Monday, April 5, 2010

Monday Miscellanea

Some things to think about, which I may or may not expand upon at a later date:
  • I haven't written anything about the recent spate of fail issuing forth from Amanda Palmer because it's surprisingly depressing to me. I'm not a huge fan, but I always admired (some of) her music and her attitude from a distance, and for some reason I always thought of her as a feminist type. But her recent douchey behavior has cured me of that misconception, and it's all a little too depressing to rehash, so I'll let you Google it on your own if you haven't been following the discussion.
  • Lately I've been thinking a lot about how daycare and elementary school teachers refer to all of a child's peers and classmates as their "friends." I get the idea behind it, but it seems really misguided to me. When my stepdaughter was still in daycare I was informed one day that she had punched one of her friends. They wouldn't tell me who, and couldn't tell me what events had preceded the conflict. On the way home, she told me it was the kid in her class who was notorious for picking on the other kids, and that he had pulled her hair, knocked down her tower of blocks, ruined her painting, and stuffed sand down her jacket on the playground. By late afternoon she had had enough and punched him. But no amount of this kind of bullying makes the teachers drop the "everyone is your friend" script. This script is continued at her elementary school, and the teachers in my daughters classroom at daycare do the same. So it's clearly a trend in educational theory and practice. But it seems like another Lie We Tell Our Kids, and counter productive in the whole How to Help Kids Deal With Bullies project, and it dilutes the meaning of the word "friend," in my opinion. I mean, a kid who treats you like that is not your friend, and you should be free to see it that way, and say it, and avoid him or her. Am I overreacting?
  • I read this morning that a number of movie theaters have started offering sensory-friendly showings for kids with autism in which the lights are not dimmed all the way, the volume is lower, and kids are free to move around the theater. This seems like a nice example of a way in which we as a society can make adjustments to make life easier for those who aren't neurotypical instead of simply continuing to act like they're a bunch of problem children who should learn how to function like we naturally do. And since this is Autism Awareness month I'm sure there will be more discussion of ways we can change our neurotypical-centric practices coming soon.
  • There's a fairly good article on CNN today about the benefits of breastfeeding that manages not to be mother-blaming and actually points to the total lack of social support for breastfeeding moms in our culture. I'm always sort of surprised that the fact that breastmilk is healthier than formula is still a headline news type of thing, but am glad it didn't turn into the typical mom-bashing extravaganza that these things often do.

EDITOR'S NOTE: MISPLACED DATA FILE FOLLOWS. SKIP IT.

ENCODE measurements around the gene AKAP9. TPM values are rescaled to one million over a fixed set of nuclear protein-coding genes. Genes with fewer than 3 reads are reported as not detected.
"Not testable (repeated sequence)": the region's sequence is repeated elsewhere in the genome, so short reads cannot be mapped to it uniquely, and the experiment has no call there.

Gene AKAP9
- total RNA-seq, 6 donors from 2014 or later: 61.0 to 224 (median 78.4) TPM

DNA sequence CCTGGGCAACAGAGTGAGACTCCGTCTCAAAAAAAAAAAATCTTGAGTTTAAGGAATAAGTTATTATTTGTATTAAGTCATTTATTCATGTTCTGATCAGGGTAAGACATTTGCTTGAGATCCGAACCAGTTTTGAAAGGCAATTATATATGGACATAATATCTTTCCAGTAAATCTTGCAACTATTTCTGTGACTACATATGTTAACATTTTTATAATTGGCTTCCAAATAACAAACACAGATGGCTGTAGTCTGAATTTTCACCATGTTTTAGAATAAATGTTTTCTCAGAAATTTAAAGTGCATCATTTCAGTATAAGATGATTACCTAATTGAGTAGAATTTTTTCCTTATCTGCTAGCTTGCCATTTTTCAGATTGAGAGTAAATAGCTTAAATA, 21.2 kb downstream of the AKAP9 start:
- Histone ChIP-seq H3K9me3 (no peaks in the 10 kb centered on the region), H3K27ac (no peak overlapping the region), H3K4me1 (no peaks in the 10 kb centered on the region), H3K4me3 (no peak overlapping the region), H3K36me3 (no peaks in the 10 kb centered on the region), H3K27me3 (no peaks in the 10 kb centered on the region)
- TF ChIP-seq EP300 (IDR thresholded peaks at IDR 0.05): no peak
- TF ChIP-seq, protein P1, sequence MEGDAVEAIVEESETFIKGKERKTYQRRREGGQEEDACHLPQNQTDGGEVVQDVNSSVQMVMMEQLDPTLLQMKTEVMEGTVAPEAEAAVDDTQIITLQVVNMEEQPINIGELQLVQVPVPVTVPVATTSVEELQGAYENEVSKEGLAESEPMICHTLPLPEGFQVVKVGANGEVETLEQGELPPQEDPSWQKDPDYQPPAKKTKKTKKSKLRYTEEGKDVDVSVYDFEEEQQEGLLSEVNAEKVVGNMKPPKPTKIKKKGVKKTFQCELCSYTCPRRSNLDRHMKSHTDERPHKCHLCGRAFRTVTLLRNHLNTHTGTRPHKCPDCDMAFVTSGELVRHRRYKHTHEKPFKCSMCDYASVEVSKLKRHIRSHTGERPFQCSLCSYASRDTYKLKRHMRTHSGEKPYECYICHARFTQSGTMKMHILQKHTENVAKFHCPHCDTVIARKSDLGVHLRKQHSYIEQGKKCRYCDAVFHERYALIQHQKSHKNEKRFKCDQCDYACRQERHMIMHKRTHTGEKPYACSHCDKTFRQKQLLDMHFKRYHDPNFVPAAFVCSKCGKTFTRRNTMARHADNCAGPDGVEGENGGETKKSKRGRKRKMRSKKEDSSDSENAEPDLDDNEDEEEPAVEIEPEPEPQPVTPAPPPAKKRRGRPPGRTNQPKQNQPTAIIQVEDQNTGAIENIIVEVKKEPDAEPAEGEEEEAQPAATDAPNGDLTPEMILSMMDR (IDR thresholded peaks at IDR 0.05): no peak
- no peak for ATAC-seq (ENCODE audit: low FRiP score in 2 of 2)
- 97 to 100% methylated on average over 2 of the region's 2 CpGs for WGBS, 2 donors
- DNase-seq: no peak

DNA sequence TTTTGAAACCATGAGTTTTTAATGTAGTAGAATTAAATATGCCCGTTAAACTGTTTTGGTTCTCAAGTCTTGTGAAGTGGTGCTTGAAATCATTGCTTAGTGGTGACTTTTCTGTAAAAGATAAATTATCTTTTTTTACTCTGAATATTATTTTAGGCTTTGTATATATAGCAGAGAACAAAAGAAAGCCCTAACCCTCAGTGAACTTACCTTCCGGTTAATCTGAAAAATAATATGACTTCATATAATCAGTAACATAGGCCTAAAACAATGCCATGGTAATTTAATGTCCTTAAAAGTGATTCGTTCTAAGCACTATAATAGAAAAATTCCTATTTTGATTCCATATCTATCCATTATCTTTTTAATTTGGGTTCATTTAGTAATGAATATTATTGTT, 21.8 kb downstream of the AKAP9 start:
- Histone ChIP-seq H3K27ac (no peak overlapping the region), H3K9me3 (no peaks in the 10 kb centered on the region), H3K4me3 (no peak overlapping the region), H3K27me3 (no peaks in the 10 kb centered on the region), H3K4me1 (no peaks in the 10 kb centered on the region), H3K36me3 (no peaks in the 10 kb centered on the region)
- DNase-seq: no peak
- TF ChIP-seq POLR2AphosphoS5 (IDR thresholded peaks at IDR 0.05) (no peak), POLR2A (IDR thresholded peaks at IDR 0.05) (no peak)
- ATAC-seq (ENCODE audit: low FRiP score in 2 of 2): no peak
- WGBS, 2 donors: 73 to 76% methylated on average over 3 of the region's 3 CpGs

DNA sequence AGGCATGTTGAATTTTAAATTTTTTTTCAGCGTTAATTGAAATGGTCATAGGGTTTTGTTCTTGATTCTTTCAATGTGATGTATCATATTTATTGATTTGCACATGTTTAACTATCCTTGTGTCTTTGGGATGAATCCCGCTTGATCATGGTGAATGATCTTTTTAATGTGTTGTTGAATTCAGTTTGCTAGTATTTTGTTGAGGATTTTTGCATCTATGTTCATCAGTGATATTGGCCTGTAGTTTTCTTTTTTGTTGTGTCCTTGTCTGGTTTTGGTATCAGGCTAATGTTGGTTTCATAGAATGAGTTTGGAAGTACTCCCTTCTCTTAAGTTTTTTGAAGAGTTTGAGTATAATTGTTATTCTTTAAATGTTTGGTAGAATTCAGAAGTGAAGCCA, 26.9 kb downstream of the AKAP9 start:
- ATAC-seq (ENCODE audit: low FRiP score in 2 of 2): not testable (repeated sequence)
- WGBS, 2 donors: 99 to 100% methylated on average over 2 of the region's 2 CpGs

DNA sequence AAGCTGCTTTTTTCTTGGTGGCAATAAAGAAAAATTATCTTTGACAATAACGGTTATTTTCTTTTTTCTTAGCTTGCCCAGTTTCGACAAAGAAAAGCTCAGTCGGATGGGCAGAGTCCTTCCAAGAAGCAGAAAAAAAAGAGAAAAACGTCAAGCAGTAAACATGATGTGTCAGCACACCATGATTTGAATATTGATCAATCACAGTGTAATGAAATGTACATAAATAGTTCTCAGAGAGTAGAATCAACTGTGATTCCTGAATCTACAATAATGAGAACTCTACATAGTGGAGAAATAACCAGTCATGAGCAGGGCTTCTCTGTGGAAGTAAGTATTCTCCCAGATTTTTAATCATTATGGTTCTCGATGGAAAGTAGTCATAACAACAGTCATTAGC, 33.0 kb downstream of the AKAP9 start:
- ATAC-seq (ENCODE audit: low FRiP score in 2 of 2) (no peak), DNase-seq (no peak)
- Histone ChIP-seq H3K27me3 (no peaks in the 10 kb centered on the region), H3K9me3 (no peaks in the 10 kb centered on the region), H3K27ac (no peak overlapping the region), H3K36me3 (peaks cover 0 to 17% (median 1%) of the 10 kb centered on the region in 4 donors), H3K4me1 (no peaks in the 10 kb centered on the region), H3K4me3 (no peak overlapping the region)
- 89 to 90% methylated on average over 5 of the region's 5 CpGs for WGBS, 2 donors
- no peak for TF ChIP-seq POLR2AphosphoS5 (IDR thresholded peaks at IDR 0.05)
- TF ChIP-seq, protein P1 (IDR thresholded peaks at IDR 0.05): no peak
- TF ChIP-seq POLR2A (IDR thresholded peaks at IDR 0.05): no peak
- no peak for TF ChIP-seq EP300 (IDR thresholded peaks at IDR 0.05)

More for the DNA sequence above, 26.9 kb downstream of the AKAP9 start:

Your thoughts?


  1. Shannigan4/06/2010

    My nephew is autistic, and they went to one of the sensory-friendly movie screenings, and I heard it was great for the whole family. He has several food allergies too, and they were allowed to bring in their own snacks.

  2. Anonymous4/06/2010

    It seems to me like most feminists totally avoid the topic of breastfeeding anymore, which is tragic because there are so many important issues surrounding it. I know it's a really contentious issue and lots of flaming happens whenever it's brought up, but I don't think we should be afraid to tackle the hard stuff.

  3. Michael4/06/2010

    The calling everyone friends phenomenon goes along with the everyone gets a trophy trend I think. A lot of people have critiqued the practice of not keeping score in little-kid soccer and tball, and its a similar situation in that you're creating a falsely positive environment that kids probably see right through.

  4. Anonymous: it is a tricky topic, but I've seen a fair amount of conversation surrounding it. I know a lot of people feel that you can't advocate for breastfeeding inspite of the unquestionable advantages of it because that curtails the choices available to women, but I think that oversimplifies the debate and stops us from having discussions that are important.

    Michael: agreed. I remember being very skeptical about the whole "think positive" thing when I was in middle school and it became the trend. It was presented as this magical thing that would suddenly make things, even very improbable or totally impossible things, happen. And I think kids much younger than that can see through this kind of well-meaning propaganda as well.